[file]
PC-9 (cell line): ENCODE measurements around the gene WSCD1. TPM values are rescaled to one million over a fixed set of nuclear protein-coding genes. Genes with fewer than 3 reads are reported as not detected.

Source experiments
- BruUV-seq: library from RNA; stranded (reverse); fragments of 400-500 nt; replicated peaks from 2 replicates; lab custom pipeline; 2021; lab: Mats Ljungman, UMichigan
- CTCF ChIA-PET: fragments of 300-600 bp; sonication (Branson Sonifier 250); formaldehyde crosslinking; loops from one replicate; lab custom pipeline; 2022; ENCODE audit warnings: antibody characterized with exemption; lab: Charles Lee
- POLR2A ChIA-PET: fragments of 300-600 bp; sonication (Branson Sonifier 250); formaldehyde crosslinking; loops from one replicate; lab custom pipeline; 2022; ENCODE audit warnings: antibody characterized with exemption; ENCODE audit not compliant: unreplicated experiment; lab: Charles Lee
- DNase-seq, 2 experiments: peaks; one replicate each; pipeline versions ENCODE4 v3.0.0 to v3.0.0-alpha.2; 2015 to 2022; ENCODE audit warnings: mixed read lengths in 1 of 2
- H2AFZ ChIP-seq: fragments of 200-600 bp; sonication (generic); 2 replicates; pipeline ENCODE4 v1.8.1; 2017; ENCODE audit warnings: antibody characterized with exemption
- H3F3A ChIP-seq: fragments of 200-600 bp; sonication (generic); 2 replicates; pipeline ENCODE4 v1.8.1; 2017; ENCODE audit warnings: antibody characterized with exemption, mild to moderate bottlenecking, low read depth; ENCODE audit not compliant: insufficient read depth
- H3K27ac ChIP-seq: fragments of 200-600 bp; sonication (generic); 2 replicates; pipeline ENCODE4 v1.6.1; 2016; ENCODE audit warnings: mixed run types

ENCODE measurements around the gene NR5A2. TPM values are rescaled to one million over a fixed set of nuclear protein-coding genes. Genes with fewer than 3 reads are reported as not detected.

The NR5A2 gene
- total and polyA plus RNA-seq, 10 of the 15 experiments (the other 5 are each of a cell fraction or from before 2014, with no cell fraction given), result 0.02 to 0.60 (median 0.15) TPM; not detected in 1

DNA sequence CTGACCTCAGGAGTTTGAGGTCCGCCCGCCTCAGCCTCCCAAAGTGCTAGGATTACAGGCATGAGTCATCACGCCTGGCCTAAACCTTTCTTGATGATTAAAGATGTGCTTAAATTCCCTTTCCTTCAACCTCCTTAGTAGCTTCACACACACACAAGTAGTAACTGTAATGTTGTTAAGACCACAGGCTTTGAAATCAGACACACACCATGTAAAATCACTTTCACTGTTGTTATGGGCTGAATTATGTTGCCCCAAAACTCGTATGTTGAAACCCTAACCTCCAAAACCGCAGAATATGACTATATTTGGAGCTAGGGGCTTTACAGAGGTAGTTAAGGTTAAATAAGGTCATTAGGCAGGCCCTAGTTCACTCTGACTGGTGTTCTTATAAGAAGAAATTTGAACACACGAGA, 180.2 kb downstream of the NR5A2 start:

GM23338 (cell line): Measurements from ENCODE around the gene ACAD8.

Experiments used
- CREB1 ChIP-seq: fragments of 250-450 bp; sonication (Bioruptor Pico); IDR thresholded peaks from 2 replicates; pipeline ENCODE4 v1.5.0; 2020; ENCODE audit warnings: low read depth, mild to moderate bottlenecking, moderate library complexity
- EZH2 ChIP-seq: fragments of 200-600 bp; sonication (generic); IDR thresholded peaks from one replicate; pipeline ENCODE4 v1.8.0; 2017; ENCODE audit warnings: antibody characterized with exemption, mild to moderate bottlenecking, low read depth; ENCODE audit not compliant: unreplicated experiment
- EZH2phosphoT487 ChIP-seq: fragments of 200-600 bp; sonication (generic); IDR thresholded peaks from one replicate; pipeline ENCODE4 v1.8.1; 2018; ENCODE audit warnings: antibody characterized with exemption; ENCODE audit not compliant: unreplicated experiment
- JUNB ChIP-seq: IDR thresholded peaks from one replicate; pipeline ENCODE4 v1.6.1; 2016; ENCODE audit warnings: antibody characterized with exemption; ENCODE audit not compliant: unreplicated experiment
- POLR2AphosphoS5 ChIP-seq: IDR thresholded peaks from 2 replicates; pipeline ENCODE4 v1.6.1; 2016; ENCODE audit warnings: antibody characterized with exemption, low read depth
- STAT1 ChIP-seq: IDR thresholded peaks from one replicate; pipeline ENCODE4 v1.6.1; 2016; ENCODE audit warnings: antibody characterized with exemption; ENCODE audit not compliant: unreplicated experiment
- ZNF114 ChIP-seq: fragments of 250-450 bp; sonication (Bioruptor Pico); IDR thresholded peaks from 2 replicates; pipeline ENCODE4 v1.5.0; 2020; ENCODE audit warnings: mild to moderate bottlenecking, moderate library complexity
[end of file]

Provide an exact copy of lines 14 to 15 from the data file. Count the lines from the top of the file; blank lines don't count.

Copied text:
GM23338 (cell line): Measurements from ENCODE around the gene ACAD8.

Experiments used